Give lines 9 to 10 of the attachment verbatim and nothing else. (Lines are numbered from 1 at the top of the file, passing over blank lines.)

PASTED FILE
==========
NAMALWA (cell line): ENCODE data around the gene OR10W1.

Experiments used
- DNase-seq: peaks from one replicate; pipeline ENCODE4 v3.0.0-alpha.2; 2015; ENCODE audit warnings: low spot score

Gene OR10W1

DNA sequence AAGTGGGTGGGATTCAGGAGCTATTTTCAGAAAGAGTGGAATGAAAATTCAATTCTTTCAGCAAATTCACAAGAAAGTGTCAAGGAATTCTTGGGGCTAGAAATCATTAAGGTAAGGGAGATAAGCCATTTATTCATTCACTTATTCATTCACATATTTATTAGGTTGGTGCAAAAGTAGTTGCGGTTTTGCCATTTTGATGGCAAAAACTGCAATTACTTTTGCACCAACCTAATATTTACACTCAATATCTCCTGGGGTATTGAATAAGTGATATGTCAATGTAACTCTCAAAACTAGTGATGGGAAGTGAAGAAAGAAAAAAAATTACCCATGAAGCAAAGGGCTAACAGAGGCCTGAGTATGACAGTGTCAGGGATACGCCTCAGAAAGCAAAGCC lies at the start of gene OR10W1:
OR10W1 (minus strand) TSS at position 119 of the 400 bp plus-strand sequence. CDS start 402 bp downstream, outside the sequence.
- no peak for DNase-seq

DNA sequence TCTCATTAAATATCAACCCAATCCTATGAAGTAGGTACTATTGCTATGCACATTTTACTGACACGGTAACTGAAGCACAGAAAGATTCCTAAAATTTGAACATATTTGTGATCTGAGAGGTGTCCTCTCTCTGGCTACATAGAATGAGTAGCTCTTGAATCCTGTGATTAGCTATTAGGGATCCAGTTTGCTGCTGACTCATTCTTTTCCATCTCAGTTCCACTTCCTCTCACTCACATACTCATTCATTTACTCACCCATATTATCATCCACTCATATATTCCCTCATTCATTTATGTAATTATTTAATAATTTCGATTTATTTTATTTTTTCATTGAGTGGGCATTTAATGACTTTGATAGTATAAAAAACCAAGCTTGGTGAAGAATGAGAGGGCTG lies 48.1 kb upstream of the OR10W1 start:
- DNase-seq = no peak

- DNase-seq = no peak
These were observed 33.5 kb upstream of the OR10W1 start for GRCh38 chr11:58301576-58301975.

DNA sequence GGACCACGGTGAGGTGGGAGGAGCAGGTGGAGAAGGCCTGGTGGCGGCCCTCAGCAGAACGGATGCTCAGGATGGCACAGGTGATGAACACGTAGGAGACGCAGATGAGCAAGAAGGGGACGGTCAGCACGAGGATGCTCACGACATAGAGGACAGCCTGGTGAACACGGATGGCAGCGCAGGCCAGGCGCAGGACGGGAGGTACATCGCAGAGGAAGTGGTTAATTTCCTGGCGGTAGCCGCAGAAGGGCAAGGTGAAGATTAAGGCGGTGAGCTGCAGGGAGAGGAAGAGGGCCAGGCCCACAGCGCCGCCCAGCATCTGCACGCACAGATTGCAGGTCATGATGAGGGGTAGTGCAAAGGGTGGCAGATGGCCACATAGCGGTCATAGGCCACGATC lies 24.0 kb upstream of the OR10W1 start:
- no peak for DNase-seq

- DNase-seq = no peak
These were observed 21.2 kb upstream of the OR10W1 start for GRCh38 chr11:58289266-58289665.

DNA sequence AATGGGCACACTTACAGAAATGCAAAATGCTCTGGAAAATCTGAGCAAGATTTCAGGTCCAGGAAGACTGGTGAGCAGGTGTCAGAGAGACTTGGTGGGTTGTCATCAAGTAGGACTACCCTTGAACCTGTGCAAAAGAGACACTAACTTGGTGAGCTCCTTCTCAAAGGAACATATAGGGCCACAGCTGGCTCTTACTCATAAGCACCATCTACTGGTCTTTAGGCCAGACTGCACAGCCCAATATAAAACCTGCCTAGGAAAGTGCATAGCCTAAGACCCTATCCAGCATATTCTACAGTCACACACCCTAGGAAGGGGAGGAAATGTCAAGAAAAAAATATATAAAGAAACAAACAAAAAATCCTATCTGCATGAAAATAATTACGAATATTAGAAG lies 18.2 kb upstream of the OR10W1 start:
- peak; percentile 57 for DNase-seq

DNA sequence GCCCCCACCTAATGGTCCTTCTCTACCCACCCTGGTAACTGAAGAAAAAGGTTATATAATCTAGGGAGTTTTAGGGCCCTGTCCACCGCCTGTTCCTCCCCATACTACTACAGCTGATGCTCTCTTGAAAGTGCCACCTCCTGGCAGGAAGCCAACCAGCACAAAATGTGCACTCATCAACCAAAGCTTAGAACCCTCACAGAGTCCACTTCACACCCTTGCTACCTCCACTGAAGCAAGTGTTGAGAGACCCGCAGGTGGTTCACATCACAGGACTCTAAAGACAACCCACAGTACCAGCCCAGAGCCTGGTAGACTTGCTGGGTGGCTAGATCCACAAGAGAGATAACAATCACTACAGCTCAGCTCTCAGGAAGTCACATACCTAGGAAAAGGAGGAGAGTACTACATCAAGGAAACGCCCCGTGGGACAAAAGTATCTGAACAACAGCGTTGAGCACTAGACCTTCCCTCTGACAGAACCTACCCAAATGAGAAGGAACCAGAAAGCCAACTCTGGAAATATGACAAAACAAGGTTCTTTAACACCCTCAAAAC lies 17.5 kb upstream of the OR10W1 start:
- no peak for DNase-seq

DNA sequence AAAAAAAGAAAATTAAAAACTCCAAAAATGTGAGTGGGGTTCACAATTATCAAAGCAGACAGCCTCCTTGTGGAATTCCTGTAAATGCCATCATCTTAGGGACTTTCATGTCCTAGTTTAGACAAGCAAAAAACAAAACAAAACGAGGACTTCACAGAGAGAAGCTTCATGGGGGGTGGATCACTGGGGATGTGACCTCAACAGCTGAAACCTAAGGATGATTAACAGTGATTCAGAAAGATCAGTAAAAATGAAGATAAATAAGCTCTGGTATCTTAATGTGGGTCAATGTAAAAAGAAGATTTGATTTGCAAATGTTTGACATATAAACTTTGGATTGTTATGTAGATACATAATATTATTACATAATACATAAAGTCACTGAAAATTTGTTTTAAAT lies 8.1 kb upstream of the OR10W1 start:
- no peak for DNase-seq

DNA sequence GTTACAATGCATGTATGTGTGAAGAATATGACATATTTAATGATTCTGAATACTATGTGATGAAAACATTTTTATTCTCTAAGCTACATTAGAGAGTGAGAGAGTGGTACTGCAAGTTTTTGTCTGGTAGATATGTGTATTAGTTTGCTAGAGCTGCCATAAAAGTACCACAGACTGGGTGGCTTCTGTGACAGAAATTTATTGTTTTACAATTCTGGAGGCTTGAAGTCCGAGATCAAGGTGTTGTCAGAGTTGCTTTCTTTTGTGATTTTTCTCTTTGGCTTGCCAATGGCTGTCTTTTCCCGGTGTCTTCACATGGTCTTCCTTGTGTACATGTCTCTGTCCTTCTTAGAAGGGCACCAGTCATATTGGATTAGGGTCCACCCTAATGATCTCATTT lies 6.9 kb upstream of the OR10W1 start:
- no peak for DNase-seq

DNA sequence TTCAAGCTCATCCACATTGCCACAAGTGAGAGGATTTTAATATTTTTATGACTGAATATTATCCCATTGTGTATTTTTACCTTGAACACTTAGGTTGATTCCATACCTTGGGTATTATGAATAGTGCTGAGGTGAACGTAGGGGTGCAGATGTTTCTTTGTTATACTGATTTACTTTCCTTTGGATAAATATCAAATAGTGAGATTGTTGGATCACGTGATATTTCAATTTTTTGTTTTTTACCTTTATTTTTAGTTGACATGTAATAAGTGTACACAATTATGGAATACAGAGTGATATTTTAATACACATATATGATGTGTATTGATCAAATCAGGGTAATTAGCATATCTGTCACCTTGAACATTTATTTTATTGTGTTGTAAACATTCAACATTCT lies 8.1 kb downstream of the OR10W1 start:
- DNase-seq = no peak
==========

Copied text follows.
- DNase-seq = no peak

- DNase-seq = no peak